tumer for the campus theatre, has
achieved some extremely good color ef
fects in the costumes for this play.
Bfuebeard himself will be particularly
Co-ed to Be Dancer.
The interpretative dance which was
to have been given in the first act has
been put at the beginning of the third.
Great secrecy surrounds this dance. On
the entire campus only three people
know who the dancer is, and they will
not tell. They admit she is a co-ed, but
aside from that they will divulge noth
The music, under the direction of
John Stark Evans, is going to be a
feature of this play. Part of it is orig
inal and composed especially for this
production. Mr. Evans is going to play.
Cast of Characters.
The personnel of the cast is as foL
Ardiane .Frances Frater
Nurse . Hester Hurd
Selysette . Joanne Driscoll
Melisande . Margaret Crosby
Ygraine . Ruth Young
Rellangre . Charlotte Ranfield
Alladine . Claire Gazley
Ranhe Bleue (Bhtebeard).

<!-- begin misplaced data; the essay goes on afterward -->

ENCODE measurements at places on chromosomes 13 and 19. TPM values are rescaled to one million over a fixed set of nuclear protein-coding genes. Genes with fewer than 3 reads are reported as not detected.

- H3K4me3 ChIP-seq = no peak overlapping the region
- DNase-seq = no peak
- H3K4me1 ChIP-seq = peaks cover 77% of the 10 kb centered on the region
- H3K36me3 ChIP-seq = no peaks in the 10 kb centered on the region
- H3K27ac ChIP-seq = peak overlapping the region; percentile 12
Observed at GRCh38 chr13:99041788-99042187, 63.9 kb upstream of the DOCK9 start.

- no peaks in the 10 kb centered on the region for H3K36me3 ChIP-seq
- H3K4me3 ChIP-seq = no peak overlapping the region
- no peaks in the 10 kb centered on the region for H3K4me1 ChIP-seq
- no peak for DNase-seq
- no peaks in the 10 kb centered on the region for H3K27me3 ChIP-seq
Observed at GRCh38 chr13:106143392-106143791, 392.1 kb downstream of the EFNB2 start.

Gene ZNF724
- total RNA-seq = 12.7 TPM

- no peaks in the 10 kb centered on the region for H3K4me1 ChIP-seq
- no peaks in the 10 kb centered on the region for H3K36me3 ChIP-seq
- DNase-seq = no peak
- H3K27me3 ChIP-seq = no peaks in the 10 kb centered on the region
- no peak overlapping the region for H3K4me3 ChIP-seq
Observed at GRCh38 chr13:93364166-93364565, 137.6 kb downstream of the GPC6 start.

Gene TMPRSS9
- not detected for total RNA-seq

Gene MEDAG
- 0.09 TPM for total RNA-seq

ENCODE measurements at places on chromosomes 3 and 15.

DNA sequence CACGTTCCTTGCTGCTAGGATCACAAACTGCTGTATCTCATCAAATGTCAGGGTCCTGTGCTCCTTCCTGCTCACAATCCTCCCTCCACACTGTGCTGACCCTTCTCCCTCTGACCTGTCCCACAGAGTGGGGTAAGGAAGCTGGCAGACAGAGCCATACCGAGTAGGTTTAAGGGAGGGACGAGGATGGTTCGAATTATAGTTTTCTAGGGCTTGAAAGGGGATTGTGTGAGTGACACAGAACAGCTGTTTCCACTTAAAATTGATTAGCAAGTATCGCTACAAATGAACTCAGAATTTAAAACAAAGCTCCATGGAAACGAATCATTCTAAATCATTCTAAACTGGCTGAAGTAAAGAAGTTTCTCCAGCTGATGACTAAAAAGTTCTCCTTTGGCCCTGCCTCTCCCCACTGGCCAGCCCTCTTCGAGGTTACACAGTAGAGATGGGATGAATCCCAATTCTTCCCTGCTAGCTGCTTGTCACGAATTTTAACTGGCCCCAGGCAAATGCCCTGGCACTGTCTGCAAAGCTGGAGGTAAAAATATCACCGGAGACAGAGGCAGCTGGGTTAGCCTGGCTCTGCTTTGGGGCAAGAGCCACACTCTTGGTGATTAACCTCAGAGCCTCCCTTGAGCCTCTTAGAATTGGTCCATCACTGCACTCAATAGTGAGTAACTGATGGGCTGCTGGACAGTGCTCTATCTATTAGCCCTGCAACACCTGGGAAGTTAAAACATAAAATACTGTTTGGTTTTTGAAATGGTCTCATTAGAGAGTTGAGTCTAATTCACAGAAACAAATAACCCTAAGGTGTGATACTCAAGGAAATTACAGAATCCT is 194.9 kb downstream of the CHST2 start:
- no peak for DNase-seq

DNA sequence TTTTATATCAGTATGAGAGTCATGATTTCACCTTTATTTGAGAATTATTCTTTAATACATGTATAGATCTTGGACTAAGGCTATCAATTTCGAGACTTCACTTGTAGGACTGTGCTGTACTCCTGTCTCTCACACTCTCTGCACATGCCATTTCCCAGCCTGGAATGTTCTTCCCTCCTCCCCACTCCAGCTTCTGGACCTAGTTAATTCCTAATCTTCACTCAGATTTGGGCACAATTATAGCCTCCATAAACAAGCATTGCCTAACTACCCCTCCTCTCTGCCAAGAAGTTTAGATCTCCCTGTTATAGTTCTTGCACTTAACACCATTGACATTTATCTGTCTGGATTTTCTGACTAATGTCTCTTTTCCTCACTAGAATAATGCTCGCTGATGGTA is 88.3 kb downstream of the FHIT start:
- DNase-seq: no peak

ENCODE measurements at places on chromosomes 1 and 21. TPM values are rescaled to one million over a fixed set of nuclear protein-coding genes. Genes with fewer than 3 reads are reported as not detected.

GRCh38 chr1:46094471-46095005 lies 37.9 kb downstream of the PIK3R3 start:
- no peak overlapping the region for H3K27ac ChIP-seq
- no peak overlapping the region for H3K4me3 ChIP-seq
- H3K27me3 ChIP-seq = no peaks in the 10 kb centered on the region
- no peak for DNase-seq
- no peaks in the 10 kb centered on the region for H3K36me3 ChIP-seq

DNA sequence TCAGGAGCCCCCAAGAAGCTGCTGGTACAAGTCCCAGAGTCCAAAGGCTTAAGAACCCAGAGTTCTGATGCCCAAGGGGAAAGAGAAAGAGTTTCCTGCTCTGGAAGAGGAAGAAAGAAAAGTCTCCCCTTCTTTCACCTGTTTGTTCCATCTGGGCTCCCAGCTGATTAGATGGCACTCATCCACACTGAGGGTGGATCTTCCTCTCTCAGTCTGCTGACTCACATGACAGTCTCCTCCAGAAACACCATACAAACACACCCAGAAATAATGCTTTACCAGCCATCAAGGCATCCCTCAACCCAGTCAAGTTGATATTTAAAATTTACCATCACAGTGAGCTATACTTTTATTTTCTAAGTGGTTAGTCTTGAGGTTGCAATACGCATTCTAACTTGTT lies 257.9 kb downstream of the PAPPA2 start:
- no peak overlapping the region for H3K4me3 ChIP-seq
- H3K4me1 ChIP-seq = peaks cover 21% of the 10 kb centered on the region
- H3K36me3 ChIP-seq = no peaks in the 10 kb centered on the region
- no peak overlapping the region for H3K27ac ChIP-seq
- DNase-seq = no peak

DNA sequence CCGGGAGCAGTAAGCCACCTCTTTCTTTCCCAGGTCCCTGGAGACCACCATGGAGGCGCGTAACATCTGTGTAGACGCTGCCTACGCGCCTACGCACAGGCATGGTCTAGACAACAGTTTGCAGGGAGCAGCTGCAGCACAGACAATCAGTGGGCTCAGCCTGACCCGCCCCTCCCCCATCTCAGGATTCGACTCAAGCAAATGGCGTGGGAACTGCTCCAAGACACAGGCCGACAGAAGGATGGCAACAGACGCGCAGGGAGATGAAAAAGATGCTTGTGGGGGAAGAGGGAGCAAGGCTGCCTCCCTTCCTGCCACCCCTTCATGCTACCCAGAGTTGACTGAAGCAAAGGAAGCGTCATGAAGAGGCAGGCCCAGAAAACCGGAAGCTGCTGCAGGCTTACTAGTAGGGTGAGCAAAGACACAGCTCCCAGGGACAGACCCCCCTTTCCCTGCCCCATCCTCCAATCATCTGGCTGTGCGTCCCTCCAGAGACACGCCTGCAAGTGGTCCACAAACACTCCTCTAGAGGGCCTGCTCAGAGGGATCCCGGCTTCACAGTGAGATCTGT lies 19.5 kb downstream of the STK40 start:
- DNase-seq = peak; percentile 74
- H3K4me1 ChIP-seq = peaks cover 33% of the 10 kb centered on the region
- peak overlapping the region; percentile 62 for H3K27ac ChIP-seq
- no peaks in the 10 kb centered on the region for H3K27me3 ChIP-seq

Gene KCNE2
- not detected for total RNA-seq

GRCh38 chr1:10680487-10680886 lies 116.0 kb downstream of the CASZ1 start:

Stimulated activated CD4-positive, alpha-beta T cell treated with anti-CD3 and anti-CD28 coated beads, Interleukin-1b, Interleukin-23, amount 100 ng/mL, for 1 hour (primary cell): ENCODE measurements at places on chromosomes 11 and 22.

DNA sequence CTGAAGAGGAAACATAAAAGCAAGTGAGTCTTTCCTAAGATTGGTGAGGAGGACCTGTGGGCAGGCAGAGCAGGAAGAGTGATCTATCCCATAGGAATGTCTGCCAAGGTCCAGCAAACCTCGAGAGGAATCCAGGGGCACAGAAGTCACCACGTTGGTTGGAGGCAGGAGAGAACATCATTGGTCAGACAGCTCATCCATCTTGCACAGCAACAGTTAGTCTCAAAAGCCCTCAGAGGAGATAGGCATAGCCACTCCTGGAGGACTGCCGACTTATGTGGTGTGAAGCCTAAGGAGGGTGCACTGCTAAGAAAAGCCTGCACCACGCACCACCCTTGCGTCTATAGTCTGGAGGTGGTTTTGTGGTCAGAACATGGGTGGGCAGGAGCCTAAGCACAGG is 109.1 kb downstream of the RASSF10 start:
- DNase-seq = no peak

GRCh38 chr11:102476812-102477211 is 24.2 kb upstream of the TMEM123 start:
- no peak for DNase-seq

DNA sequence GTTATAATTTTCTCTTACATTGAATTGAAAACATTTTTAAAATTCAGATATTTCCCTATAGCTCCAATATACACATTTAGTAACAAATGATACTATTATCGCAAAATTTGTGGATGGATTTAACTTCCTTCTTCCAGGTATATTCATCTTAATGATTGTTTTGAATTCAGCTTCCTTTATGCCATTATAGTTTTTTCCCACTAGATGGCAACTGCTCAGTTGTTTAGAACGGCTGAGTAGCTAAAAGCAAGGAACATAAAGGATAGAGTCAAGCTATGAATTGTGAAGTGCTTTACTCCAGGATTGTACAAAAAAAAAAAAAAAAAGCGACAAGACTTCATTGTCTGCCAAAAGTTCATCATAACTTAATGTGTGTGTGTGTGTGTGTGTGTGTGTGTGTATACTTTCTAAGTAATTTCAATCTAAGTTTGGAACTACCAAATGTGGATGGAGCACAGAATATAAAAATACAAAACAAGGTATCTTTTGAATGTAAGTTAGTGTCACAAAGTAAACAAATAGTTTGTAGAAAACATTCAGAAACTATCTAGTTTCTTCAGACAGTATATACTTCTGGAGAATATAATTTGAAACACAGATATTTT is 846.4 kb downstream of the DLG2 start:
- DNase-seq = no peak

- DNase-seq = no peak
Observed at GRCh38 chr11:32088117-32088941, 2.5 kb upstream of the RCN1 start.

. Robert Cosgriff
VARSITY FIVE SHOWS
(Continued from page one)
in n row, but Duniway broke it up with
two markers, one right after the other.
Toward the end of the game Hayward
mode several substitutions to get a line
on ail of his material. Grebe went in
for Fowler, Sisler for Morrison, Lind
for Comfort, and Parsons for Wilson.
The new lineup proved a had experiment,
ns they did not work well together, and
Multnomah had things pretty much its
own way. Four baskets were made
against the second-string men.
Coach Bill Hayward was fairly well
pleased with the team, and while not
praising it, said it had done better than
Oregon Spirit in the form of cheering
made its first appearance since the foot
ball season. Lieutenant Colonel John
Leader was given an "Oskie as a
tribute to the esteem in which the